It is, indeed, little else than a name, where the government is too feeble to withstand the enterprises of faction, to confine each member of the society within the limits prescribed by the laws, and to maintain all in the secure and tranquil enjoyment of the rights of person and property. Respect for its authority, compliance with its laws, acquiescence in its measures, are duties enjoined by the fundamental maxims of true liberty. The basis of our political systems is the right of the people to make and to alter their constitutions of government. But the Constitution which at any time exists, till changed by an explicit and authentic act of the whole people, is sacredly obligatory upon all. The very idea of the power and the right of the people to establish government presupposes the duty of every individual to obey the established government. We are authorized to hope that a proper organization of the whole with the auxiliary agency of governments for the respective subdivisions, will afford a happy issue to the experiment. With such powerful and obvious motives to union, affecting all parts of our country, while experience shall not have demonstrated its impracticability, there will always be reason to distrust the patriotism of those who in any quarter may endeavor to weaken its bands.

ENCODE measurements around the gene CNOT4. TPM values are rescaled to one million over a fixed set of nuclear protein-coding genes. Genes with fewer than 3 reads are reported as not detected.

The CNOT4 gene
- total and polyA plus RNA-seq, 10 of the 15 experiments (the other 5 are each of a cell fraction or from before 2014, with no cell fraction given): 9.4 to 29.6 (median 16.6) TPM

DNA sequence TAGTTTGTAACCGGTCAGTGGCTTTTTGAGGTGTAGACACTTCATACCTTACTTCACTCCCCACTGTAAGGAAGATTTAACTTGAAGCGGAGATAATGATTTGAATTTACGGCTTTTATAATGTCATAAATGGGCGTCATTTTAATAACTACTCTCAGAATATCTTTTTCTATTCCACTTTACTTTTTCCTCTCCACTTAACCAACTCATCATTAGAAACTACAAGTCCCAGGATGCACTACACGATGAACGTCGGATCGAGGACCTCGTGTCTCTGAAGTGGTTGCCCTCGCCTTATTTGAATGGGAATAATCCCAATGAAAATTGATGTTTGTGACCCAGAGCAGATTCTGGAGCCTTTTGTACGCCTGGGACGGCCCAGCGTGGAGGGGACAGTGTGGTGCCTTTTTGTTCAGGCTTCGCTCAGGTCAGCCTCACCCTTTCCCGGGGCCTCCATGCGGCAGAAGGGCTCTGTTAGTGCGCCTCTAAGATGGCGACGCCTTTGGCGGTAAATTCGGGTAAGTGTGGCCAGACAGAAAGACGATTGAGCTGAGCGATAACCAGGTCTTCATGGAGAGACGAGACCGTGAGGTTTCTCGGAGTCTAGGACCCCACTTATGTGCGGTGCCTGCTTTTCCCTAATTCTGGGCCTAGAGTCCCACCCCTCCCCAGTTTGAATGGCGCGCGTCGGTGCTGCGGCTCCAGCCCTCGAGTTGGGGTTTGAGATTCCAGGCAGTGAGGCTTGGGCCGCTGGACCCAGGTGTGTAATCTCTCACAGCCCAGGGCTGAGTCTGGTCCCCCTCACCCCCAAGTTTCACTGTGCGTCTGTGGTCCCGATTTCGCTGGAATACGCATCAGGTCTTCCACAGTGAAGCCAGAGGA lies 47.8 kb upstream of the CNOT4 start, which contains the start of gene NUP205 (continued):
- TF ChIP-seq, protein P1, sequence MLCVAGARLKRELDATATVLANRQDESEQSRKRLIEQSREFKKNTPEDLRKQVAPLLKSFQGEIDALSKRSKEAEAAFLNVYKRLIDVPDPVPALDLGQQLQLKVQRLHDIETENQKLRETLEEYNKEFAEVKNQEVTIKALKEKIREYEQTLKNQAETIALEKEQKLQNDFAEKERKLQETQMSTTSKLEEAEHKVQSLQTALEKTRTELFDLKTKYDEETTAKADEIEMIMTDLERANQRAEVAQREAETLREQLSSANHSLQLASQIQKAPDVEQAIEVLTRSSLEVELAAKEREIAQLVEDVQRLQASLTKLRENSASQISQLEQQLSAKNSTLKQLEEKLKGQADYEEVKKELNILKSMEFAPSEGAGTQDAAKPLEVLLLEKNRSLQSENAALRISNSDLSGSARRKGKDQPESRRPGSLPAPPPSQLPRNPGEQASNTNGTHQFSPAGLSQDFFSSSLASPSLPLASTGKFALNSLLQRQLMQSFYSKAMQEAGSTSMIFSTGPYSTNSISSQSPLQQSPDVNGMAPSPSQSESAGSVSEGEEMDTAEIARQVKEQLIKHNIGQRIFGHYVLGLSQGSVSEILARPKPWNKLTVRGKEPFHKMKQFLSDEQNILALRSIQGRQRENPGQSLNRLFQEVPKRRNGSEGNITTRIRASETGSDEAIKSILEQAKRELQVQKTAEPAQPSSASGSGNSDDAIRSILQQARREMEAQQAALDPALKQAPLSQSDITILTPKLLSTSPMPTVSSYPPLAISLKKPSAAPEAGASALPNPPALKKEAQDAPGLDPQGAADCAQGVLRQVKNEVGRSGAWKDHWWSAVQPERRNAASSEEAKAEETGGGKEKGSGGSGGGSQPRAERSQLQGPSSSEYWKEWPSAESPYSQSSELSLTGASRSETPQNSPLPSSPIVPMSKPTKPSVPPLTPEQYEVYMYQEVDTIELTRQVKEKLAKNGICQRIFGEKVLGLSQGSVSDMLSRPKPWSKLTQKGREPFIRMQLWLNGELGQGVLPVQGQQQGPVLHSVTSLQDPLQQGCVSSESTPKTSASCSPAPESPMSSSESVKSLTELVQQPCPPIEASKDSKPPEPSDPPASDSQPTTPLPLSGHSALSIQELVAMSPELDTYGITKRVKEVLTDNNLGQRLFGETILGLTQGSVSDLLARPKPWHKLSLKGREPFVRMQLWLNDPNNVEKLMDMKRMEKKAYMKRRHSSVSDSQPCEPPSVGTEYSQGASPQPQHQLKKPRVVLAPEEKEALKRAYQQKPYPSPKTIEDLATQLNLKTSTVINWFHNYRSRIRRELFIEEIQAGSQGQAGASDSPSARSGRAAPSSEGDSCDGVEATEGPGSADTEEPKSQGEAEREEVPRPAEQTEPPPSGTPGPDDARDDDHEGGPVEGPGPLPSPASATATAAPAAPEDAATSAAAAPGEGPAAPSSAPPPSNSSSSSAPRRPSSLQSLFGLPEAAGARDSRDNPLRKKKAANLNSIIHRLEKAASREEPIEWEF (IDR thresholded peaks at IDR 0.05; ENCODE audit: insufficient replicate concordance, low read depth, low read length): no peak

Except for the ideologically devout, voters likewise are shaking loose the bonds of party loyalty and more and more joining the third party, the independents, either figuratively or literally. American political parties, as we have known them for two centuries, are disintegrating. To a degree, the process becomes self-fulfilling. As voters less and less need the party to tell them what to think and whom to vote for, the parties more and more retreat to their hardcore ideological bases, thus further alienating mainstream voters who are less doctrinaire partisans and more eclectic individuals.